The barony of Gaultier, which exhibits a varied though not very elevated surface, is a peninsular tract, appealing to have been at one period completely insulated in the direction of the line of marshy land which extends from Tramore bay to Kilbarry, near Waterford.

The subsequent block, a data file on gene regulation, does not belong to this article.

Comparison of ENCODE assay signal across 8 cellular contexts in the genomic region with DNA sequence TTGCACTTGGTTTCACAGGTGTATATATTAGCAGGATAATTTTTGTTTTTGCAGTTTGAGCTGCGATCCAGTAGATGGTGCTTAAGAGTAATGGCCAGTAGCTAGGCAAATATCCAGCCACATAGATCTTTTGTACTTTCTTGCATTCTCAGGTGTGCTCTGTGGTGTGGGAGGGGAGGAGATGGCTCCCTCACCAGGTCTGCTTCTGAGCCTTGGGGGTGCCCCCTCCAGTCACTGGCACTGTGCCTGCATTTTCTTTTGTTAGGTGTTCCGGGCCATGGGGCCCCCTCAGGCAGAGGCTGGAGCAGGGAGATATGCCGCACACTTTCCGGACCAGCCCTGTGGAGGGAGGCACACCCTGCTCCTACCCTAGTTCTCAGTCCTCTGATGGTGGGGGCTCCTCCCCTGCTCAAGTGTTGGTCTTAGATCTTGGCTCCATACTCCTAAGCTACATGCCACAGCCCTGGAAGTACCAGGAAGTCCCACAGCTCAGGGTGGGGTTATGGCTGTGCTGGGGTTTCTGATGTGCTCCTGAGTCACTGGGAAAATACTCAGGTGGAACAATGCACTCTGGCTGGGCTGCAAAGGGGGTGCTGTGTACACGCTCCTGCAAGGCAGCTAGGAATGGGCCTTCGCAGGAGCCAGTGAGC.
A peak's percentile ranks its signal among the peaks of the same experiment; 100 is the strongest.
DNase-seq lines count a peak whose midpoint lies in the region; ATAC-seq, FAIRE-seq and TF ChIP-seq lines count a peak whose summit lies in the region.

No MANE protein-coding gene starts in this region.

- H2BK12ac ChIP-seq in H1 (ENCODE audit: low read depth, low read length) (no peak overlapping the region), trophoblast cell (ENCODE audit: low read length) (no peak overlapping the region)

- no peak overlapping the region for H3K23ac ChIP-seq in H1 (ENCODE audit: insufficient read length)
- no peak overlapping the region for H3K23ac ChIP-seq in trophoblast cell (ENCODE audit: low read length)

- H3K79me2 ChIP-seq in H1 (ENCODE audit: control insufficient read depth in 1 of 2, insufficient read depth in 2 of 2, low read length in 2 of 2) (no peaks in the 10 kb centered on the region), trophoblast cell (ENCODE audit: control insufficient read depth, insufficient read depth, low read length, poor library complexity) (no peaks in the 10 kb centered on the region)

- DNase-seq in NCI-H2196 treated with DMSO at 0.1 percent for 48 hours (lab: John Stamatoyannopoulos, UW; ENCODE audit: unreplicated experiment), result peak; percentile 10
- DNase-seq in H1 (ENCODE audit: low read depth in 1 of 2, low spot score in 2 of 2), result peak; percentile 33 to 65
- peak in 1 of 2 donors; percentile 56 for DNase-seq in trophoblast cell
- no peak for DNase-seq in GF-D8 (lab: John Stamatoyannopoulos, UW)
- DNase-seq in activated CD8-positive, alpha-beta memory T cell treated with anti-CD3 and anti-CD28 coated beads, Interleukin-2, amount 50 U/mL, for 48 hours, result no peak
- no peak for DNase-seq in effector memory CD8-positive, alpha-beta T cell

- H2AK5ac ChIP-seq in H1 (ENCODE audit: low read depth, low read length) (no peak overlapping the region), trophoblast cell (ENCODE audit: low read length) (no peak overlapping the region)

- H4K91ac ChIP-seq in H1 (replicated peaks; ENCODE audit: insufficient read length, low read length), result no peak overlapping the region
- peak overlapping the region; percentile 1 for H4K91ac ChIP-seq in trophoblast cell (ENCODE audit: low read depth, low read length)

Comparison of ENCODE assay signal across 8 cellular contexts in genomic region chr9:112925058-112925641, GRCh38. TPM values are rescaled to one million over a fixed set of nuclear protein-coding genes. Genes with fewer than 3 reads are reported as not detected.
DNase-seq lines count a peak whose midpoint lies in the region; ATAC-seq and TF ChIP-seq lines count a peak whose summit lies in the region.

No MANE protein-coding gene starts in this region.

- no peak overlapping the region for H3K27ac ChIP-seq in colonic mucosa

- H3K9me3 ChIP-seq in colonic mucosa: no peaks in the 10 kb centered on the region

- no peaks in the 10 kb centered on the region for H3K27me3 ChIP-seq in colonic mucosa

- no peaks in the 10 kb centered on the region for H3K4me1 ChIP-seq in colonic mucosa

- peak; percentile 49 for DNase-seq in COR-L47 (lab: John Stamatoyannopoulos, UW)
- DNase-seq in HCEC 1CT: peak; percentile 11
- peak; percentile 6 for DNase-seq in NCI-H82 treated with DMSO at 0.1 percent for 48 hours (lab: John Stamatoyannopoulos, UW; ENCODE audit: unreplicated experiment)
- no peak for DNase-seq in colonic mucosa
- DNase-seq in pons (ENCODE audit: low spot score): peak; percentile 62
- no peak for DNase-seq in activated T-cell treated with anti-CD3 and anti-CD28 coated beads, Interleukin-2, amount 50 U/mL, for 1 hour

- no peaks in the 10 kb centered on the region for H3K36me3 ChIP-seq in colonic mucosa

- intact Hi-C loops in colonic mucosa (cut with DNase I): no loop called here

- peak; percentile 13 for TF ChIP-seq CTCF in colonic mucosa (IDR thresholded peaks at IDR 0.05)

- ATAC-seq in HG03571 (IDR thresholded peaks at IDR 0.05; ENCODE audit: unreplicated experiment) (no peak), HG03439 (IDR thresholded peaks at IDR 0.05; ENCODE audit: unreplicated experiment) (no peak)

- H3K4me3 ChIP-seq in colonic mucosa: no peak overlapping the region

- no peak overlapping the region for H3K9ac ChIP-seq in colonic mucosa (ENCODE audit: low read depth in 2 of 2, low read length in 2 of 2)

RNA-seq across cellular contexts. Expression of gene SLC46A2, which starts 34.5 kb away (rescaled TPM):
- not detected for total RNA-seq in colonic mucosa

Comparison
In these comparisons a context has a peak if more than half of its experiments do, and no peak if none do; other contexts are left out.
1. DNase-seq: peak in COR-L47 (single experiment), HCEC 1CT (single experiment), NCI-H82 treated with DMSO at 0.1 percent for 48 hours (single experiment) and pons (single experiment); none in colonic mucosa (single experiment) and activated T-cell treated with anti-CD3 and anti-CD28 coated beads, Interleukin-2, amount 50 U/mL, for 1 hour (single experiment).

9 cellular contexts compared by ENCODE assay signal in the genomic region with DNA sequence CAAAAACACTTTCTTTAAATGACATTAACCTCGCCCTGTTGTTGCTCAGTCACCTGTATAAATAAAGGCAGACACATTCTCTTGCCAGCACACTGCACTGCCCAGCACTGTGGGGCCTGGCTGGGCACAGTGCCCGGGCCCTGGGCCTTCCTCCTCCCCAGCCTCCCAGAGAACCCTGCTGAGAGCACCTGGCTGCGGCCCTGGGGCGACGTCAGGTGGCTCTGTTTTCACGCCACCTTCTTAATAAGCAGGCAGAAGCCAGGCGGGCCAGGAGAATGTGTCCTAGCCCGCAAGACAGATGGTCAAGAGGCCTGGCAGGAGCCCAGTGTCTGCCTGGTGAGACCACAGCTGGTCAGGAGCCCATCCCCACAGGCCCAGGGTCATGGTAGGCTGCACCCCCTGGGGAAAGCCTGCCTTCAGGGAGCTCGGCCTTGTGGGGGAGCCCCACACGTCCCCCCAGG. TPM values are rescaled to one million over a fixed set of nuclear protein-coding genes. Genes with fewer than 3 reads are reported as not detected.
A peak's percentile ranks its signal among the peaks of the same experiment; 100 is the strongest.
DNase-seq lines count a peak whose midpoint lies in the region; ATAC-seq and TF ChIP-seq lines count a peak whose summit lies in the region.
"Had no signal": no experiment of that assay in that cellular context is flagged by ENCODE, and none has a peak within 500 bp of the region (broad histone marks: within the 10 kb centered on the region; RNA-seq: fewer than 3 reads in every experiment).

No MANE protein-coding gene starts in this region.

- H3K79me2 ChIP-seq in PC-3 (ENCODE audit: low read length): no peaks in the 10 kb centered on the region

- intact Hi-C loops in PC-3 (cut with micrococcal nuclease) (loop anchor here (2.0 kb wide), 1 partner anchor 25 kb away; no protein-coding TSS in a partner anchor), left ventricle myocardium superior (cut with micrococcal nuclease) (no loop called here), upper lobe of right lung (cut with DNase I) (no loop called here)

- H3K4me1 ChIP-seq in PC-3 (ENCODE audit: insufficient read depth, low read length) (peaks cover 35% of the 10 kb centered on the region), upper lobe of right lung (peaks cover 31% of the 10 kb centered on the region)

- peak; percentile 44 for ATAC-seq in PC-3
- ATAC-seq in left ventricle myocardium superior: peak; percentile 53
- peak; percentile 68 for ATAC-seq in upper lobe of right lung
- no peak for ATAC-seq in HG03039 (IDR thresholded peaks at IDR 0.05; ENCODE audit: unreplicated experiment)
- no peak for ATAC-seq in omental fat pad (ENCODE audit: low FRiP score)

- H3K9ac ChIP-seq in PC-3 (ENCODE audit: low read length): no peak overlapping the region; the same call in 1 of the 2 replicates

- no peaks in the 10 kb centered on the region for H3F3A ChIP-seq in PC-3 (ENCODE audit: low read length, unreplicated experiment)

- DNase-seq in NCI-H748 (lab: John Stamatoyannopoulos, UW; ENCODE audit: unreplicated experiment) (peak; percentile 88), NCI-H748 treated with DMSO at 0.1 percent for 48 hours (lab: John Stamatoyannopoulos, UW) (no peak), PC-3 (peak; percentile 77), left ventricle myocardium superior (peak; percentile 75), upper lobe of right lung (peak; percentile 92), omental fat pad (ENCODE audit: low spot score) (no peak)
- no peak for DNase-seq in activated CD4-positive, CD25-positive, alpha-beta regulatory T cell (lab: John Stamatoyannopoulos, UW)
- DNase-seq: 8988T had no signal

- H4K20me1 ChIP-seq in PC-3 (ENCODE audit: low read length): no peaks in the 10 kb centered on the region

To the south of the Cummeragh mountains, from the parish of Clonea, the land declines in approaching the sea, and presents a large alluvial tract, highly cultivated and fertile, which entirely encircles the bay of Dungar- van. But immediately to the south-west of this noble inlet rises the elevated tract called the Drum mountain, which separates the old territory of the Decies into Decies within and without Drum. This mountain comprises a large tract of land, much of it already cultivated, and all capable of considerable improvement: the summit is a table land extending about twelve miles in length and from four to five in breadth, and comprising about 25,000 acres.